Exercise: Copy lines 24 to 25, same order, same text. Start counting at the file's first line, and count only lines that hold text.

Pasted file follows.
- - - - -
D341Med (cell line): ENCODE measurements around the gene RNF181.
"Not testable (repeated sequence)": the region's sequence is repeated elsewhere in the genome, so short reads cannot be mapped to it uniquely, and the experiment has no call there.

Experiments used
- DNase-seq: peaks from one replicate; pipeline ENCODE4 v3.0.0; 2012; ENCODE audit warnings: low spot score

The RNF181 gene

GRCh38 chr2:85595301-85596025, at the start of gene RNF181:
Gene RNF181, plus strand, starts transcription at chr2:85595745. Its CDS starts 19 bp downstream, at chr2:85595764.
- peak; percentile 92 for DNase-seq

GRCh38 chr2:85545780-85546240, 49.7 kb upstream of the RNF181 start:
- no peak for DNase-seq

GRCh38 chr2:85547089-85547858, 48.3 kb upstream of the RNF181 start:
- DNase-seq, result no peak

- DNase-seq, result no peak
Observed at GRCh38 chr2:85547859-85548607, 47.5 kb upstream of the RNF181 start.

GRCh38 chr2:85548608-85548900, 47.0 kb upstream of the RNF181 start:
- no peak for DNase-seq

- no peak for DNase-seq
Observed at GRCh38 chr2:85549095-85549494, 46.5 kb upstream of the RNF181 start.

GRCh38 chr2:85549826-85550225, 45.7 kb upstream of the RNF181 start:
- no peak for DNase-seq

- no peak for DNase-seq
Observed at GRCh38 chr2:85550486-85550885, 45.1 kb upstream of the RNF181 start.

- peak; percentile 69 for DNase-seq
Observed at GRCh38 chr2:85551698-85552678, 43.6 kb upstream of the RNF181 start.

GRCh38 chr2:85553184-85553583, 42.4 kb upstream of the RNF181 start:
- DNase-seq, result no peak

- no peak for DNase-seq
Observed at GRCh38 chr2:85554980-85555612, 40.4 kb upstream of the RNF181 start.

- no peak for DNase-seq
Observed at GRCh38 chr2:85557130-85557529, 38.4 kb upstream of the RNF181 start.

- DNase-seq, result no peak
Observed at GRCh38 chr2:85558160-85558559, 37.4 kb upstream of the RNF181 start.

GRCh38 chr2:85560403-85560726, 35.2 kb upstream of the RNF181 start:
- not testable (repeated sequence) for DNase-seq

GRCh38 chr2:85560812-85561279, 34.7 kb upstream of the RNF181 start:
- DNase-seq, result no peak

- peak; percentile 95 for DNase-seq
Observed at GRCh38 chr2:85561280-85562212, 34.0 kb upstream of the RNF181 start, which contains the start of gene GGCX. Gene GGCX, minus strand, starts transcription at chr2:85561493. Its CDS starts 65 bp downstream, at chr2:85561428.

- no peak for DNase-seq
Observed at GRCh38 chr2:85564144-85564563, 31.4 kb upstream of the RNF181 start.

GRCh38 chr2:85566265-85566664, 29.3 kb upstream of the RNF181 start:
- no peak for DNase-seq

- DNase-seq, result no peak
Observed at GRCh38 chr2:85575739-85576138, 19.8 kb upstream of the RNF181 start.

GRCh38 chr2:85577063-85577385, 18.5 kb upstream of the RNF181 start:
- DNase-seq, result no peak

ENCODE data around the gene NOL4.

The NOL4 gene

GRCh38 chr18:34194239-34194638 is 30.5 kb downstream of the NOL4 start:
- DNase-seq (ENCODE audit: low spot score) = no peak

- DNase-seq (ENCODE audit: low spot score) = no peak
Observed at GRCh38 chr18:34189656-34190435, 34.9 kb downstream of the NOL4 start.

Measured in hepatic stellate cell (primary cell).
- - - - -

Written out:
Observed at GRCh38 chr2:85551698-85552678, 43.6 kb upstream of the RNF181 start.

GRCh38 chr2:85553184-85553583, 42.4 kb upstream of the RNF181 start: